NYFF 2010: CERTIFIED COPY Review
[Once again, our thanks to Aaron Krasnov for the following review.]
If one lives for years with an object, believing it wholly original and with value, finding out later in life that the object is a mere replication, does this take away the value of the object? Monetarily without question, emotionally perhaps, a loss of genuineness is sure to effect on a superficial level, nostalgically almost certainly not. Without the original there would be no copy, without the copy no memories, provenance suggesting an artificiality of the object but not the remembrance.
From an alternate perspective: If one lives for years with an object, believing it wholly original and with value, finding out later in life that the object has been replicated, does this take away the value of the object? Do the memories of the copy devalue the memories formed from the original or do they co-exist on a certain plane? If the replica is exact, intent as formed by creation should propagate through the copies, memories derived from the purpose of the original, communicated through the copy. The value of each piece as subjective to its owner as it is ubiquitous in form and merit. On a certain plane the objects are substantially different, on another entirely the same, perpetuated as far as you would like to take it.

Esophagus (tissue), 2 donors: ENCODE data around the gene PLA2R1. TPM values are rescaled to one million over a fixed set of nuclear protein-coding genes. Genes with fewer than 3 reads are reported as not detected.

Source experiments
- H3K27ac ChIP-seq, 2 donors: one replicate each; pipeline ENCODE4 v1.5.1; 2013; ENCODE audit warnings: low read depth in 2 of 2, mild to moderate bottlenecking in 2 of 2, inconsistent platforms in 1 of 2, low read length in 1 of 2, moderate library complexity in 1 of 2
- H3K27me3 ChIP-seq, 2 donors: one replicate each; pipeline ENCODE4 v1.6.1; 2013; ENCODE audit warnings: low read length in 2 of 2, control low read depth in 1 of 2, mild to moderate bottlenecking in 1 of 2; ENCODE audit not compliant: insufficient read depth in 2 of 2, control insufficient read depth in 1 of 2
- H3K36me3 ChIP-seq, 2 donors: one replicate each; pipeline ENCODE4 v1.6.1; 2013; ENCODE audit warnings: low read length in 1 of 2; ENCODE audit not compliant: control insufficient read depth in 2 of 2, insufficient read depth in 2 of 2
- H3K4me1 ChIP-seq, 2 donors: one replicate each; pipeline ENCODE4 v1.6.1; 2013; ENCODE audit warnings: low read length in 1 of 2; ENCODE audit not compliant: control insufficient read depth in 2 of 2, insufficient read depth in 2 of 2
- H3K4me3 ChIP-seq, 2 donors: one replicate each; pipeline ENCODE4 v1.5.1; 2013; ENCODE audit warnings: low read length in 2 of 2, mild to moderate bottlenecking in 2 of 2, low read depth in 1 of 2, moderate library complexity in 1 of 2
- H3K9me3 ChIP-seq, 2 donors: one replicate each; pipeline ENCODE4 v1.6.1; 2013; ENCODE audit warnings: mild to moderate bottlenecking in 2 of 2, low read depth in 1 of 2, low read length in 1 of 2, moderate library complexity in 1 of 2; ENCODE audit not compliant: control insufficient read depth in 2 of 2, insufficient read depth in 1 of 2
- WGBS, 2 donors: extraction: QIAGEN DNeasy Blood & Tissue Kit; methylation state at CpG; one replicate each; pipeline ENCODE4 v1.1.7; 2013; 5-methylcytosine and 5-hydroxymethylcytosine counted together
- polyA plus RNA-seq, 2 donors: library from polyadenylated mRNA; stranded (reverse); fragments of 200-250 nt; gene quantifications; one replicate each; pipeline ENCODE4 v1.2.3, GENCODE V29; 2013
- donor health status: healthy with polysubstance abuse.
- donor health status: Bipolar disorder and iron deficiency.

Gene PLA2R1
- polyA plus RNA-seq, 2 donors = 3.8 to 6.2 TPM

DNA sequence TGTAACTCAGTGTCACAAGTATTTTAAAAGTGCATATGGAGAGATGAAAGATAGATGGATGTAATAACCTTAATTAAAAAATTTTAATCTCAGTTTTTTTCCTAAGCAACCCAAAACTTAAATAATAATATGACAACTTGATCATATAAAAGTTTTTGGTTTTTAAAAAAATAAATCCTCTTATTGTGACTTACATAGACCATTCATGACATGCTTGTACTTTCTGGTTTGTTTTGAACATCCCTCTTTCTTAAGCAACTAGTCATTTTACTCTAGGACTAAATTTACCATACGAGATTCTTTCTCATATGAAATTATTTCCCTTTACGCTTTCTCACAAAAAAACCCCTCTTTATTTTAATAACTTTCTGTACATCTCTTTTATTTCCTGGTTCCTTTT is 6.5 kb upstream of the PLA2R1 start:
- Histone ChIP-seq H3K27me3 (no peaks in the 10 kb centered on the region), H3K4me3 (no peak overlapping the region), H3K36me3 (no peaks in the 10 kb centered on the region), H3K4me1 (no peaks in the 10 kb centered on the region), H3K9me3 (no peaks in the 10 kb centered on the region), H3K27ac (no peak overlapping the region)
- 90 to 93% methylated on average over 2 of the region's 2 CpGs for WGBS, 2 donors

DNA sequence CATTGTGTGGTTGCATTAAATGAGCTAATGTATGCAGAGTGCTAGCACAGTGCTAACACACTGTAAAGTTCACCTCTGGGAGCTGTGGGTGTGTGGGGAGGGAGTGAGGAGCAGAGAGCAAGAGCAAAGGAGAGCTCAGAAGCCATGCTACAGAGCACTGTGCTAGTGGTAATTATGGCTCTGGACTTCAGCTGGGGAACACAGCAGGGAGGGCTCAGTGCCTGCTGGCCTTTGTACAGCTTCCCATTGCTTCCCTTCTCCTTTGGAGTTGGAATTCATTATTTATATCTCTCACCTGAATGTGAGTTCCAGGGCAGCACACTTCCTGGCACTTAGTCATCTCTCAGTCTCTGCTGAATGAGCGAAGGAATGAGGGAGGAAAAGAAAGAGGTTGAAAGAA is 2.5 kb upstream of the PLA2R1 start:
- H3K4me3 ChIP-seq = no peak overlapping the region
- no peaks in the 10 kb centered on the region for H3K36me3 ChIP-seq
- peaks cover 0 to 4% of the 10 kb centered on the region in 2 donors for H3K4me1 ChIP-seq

The above notion of confluence is at the heart of Certified Copy, a Borgian romance of ingeniously twisted platitudes.
A man and a woman go on a date into the hills of Tuscany, an initially aimless trip turning into a voyage towards facsimile. The man, an established culture critic whose new book Copie Conforme discusses the value of copies within the art world is taken to see a painting titled Original Copy. The painting, a copy once thought to be original, though later deemed a replica still provides cultural heritage to the small town. The woman, an art dealer and fan, invites the author on a date so she can get to know him, possibly in the romantic sense.
Upon stopping for coffee the couple gets into a conversation about the woman's child, his obstinacy and parenting tactics. When the man steps outside to take a phone call, the proprietress steps in, discussing the woman's husband, their conversation, choice of language and mannerisms. Not intending to offend, the conversation continues, the woman playing along, discussing her husband in terms of the man she is courting. Once the man returns from his phone call, the charade is taken further, the man now role-playing the husband.
Here the lines start to blur, role-playing becomes a central feature of future conversations, the couple switching modes between first date and 15 years marriage on the fly. The relationship on display from nervous first steps to solemn, removed distance. As the date plays out, the once assured understanding that this is the first date begins to fade. Each shot bringing the opportunity for more fog to occlude the boundaries as the couple switch roles mid-thought, sometimes mid-sentence.
A magnificent work of layered conversation,
distorted realities and captivating beauty Certified Copy enacts
a parable for contemporary marriage amidst the trappings of newborn
love in the hills of Tuscany.
Certified Copy screens Friday, October 1st at 9:15pm, and Sunday, October 3rd, at 11:30am, at Alice Tully Hall, Lincoln Center. Click here for more info and tickets.